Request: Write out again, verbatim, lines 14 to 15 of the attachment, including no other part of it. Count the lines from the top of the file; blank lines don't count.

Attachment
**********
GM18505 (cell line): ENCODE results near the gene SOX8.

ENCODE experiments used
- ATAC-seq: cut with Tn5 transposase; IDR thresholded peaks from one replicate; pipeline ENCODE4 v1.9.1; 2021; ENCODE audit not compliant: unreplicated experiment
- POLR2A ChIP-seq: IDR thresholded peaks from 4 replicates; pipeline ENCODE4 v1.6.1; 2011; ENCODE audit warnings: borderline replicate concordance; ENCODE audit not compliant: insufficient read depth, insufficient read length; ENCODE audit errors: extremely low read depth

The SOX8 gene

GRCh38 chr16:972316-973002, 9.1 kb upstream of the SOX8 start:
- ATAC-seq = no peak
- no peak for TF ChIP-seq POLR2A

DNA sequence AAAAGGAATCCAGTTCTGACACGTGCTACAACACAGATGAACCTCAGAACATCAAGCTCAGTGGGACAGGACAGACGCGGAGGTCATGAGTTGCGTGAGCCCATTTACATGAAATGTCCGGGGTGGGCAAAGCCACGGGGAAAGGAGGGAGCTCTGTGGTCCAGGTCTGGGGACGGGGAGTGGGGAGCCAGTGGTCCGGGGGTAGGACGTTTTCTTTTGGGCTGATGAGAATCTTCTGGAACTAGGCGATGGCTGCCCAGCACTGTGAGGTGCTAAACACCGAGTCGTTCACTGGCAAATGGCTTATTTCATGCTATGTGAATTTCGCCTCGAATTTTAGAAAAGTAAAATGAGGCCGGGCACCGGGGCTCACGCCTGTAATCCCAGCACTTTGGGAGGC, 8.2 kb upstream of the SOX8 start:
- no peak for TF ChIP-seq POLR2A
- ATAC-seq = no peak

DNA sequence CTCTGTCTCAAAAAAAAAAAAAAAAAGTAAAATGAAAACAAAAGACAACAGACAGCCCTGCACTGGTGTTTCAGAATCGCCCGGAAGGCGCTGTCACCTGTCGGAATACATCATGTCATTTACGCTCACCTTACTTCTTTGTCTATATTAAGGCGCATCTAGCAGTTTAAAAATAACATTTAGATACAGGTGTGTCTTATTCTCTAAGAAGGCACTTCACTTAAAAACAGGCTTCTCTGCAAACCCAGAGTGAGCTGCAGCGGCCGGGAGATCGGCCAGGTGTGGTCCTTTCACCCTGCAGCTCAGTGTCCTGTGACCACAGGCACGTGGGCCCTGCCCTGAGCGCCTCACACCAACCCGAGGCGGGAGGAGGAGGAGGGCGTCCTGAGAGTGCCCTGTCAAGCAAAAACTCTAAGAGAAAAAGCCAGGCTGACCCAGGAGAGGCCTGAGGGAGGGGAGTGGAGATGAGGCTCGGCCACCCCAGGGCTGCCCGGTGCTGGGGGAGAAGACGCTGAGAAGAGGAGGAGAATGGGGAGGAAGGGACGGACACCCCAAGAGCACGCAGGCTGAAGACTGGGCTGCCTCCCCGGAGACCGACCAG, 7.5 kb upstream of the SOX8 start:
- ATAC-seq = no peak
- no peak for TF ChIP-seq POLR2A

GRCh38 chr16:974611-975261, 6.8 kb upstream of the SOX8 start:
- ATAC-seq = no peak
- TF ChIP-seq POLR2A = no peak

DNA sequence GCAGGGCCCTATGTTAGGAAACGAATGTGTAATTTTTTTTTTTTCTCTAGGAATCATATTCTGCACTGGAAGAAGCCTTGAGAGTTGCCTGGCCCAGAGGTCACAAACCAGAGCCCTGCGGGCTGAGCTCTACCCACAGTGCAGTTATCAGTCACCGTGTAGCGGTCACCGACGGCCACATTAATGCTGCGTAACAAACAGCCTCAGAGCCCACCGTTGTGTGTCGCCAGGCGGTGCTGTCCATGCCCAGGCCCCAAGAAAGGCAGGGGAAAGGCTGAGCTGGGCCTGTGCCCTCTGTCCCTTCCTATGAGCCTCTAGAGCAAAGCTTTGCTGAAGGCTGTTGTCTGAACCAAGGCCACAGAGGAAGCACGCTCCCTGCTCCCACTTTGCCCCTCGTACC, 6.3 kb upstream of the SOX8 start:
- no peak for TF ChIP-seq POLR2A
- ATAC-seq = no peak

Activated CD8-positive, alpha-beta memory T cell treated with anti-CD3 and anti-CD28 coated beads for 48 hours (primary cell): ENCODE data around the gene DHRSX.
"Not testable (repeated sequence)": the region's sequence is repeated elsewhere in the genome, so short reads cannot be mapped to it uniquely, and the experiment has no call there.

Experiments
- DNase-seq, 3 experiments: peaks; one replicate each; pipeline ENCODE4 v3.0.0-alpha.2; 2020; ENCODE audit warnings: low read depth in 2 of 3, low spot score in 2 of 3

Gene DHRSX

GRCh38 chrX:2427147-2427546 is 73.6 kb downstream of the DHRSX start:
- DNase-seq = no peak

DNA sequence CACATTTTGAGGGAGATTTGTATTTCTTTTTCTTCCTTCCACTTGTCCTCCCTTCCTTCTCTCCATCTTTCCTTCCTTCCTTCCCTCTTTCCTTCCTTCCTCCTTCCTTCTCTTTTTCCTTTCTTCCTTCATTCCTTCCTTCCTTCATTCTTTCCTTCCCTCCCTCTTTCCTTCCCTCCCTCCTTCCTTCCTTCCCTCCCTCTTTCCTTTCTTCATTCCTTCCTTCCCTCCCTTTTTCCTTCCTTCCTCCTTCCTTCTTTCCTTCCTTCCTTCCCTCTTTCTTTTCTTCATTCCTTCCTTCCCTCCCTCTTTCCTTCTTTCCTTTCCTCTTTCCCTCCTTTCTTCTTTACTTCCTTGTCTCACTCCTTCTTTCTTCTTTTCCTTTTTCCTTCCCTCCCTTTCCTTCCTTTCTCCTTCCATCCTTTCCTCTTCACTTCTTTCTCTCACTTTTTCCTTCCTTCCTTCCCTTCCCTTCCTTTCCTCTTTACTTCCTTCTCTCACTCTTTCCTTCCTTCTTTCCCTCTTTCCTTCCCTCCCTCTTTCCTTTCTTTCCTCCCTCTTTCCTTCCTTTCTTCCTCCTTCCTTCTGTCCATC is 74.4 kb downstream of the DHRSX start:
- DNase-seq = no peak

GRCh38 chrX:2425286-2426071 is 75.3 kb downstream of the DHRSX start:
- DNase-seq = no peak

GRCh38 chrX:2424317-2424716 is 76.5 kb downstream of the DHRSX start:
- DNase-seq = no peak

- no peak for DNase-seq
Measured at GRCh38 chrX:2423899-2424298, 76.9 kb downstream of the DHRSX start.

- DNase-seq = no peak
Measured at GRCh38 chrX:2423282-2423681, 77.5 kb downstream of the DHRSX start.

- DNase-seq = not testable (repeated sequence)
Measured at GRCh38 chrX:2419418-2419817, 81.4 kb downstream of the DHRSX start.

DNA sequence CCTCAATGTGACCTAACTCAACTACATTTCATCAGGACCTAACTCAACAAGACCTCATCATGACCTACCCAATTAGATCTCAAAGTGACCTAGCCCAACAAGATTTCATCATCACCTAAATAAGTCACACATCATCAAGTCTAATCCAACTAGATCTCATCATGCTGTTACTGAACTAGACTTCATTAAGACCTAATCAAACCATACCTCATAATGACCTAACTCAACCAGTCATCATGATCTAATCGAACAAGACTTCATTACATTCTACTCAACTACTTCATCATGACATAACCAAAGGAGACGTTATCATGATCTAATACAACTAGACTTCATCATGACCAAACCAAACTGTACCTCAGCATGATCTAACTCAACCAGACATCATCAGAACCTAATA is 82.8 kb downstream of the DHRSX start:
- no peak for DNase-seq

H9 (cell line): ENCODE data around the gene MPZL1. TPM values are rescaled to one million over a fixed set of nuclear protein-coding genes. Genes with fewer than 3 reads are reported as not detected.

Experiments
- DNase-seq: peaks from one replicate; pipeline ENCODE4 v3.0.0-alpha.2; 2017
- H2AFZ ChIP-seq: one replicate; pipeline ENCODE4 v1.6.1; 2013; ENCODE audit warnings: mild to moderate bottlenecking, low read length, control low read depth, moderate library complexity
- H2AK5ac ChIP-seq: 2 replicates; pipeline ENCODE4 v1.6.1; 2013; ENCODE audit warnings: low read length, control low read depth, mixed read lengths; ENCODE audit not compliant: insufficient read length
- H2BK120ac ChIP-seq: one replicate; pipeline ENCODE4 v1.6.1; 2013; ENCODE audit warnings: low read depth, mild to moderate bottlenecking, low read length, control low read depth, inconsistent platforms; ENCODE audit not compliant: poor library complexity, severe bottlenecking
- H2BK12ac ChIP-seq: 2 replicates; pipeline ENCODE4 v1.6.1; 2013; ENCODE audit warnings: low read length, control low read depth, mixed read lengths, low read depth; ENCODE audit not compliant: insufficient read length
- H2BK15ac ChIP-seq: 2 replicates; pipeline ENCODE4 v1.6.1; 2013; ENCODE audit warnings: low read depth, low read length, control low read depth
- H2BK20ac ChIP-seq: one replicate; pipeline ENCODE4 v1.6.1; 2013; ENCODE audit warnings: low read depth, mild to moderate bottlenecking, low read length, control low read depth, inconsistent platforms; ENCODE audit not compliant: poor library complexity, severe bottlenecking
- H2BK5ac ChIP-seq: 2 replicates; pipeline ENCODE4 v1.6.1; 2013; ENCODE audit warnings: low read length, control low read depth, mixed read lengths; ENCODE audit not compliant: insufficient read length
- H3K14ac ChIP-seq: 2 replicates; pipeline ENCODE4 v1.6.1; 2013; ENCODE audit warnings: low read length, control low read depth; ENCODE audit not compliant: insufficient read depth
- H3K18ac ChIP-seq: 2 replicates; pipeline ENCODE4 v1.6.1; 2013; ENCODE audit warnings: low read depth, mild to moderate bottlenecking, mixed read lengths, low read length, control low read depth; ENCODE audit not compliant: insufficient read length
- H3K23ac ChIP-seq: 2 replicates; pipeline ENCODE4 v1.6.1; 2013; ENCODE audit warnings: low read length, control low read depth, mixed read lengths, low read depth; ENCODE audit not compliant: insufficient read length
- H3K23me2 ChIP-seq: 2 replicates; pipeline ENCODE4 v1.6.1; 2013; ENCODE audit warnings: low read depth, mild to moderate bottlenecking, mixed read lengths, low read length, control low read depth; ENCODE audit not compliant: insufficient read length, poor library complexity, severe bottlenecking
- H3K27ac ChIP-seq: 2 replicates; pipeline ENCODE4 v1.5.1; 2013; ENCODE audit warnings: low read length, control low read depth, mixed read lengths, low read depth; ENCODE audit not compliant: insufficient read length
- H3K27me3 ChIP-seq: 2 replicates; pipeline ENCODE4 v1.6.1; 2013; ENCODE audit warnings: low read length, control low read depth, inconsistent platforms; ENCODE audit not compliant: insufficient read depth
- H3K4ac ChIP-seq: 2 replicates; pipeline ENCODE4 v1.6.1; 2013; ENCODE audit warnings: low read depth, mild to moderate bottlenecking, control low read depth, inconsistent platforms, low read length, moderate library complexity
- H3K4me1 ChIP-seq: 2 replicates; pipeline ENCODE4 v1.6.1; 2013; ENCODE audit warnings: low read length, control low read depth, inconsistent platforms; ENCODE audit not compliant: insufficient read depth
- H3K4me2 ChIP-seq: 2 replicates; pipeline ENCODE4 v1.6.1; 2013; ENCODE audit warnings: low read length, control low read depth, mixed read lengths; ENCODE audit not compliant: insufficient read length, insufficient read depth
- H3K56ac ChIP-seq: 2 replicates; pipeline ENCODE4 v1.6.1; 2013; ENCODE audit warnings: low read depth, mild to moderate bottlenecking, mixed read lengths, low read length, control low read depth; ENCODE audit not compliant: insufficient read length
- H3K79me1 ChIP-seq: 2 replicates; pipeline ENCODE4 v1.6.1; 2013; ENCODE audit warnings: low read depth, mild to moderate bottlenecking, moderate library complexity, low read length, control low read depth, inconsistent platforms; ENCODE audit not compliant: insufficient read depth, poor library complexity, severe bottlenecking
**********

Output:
- no peak for TF ChIP-seq POLR2A

GRCh38 chr16:974611-975261, 6.8 kb upstream of the SOX8 start: